It’s likely that most of you might remember a film by the South African director Neill Blomkamp called District 9, which was set in Johannesburg and was widely converted as a great experimentation into the science fiction genre, creating a film that we haven’t really seen before. Now Blomkamp is back with another new experimentation called Chappie.
Set in a near-future version of Johannesburg, where the South African government purchases a squadron of robots from a manufacturer named Tratavaal, Chappie looks at what might be a possible future in real life, whilst questioning how we might come to think about artificial intelligence.
Tetraval see huge success with the scouts developed by Deon Wilson (Dev Patel) and soon ramp up production in order to meet the demand of Johanneburg and the world, however for Deon this isn’t simply enough, he wants to create a robot that can accurately mimic a human mind to the point of feeling emotions and having its own opinions, however due to Trataval being a weapons manufacturer, he is forced to do all of his work on A.I. at home by Tetraval CEO Michelle Bradley (Sigourney Weaver).
Spurred on by a poster of a cat, Deon decides to take things into his own hands and begin testing his self-developed A.I. on one of the scout robots he previously made, and so he steals the robot named Scout 22 (Chappie) and the “guard key” that is needed to update the robot, however before he can finish the job we get introduced to a new set of characters, Ninja (Watkin Tuder Jones, also known as Ninja), Yolandi (Yolanda Visser) and Amerika (Jose Pablo Cantillo).This group of gangsters have been forced to pay a debt of 20 million rand to the leading gangster Hippo (Brandon Auret) in order to keep their lives, in order to do which they decide to kidnap Deon in order to get him to hack the robots and allow them to complete a heist, of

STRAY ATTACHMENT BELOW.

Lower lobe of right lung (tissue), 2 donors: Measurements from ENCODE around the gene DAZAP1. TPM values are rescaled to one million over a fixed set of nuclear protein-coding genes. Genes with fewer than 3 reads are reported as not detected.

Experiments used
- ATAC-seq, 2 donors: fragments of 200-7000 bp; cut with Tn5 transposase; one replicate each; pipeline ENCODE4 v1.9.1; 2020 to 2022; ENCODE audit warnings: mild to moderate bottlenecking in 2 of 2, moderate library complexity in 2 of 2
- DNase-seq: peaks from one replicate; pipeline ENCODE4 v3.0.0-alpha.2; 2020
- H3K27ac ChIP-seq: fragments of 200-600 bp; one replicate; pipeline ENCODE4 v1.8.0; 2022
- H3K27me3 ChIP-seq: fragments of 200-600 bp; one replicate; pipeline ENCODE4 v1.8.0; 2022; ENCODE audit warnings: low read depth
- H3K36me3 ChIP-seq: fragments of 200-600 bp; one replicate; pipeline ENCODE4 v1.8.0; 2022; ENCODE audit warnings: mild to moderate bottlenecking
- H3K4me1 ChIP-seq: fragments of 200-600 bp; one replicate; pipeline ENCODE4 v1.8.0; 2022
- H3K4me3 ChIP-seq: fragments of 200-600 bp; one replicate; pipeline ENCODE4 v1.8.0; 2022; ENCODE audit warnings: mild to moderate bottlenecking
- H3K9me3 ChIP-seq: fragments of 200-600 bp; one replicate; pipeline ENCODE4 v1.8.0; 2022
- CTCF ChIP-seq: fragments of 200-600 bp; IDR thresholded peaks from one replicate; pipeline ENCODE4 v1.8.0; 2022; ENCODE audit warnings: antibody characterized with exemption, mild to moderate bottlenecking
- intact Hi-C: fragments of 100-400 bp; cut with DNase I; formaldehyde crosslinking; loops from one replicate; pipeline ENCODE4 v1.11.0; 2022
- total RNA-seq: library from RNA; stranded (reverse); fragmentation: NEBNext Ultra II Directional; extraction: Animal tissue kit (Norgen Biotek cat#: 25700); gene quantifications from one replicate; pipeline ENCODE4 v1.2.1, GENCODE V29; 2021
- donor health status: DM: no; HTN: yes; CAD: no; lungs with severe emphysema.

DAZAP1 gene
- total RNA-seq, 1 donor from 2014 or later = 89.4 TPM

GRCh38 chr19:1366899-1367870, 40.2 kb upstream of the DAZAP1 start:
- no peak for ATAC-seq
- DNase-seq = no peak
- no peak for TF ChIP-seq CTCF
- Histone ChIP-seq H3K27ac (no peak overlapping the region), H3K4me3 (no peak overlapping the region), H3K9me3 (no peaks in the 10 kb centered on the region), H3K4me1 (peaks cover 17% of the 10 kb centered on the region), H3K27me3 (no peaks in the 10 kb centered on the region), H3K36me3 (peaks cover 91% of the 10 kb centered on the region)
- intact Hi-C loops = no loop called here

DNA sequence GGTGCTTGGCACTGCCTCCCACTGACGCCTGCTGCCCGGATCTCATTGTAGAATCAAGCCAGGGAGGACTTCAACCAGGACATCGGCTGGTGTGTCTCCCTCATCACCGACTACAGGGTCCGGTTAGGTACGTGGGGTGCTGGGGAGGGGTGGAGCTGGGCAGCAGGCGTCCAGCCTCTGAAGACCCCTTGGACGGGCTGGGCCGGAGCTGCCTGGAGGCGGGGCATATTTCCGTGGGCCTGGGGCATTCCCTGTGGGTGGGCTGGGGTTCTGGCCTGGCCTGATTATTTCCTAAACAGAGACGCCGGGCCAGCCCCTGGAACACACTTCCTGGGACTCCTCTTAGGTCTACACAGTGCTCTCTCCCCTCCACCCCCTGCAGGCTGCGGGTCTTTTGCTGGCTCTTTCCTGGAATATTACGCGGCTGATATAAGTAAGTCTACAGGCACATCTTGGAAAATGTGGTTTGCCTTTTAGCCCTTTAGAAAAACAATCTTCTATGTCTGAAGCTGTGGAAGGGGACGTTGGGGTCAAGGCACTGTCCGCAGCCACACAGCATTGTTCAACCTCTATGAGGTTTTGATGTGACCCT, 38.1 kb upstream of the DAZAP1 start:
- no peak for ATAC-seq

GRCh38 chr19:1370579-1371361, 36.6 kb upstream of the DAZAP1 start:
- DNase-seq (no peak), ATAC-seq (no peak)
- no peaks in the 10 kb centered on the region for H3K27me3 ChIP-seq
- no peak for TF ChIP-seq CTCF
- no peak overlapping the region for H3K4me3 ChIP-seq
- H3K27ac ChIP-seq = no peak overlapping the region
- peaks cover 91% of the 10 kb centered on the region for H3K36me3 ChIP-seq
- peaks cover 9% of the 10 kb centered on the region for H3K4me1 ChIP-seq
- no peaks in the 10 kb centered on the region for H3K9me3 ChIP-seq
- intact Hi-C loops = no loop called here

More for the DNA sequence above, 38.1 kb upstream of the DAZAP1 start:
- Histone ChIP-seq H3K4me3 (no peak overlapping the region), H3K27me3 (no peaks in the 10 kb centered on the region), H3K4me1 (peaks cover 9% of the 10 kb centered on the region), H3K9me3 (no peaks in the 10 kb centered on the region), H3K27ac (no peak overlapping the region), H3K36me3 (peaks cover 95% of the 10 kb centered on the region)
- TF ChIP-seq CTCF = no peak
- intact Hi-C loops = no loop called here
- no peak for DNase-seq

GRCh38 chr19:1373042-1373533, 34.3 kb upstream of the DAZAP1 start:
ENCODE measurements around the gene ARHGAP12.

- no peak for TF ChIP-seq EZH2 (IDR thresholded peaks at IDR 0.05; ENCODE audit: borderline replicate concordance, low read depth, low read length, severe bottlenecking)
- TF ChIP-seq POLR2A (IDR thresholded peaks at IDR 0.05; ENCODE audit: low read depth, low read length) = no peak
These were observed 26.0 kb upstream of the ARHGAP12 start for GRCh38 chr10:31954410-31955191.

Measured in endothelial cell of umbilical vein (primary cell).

This group of gangsters have been forced to pay a debt of 20 million rand to the leading gangster Hippo (Brandon Auret) in order to keep their lives, in order to do which they decide to kidnap Deon in order to get him to hack the robots and allow them to complete a heist, of course they find something better, they find Chappie.
With this their plan changes into using the robot as a fellow gangster in order to complete the heist effectively, and so they force Deon to install the newly created A.I. software into the damaged robot and teach it to become a gangster for them to use to their advantage.
What follows is scenes of Chappie being taught various human activities and words, however with this the gang realise that Chappie might not be the right robot for them if he is taught by its maker Deon, and so they cast him out in order to teach the robot in their own way.
Kept in the sidelines, Deon worries about Chappie being taught the wrong things including swearing, shooting and ending his sentences with a nose-wipe. This has all been brilliantly created with the fantastical computer effects from Blomkamp, who managed to make Chappie’s body language seem human, helping to truly sell the story of Chappie’s upbringing from a child to a teenager.
Of course it wouldn’t be a film without someone who is trying to take that all away, and as such we meet yet another character, this time an Australian engineer named Vincent (Hugh Jackman), sporting a very awkward hair cut, Vincent is jealous of how well Deon’s robots have been doing, especially since his own robot called The Moose has been repeatedly rejected.
Set on a path of revenge, Vincent decides to destroy Deon’s robots and get his own into production.
And this is where we start to see the film unravel, things don’t make much sense toward the end when you see scenes like when the gang abandoned Chappie in the middle of the city, despite the fact that he was the core cog within his plan, and to top it all off we don’t think the matter of consciousness was explored well enough throughout the film, in fact I found myself extremely disappointed towards the end.
Maybe I have been a bit spoilt by the wondrous Ex Machina (You can read our full review of that film here.), but I can’t help but to think that Chappie was a little to lacklustre despite the great basis of the film itself.
However if you have a spare two hours and fancy watching something new then Chappie might be an entertaining option, that said if you haven’t seen Ex Machina yet then maybe that might be a better option.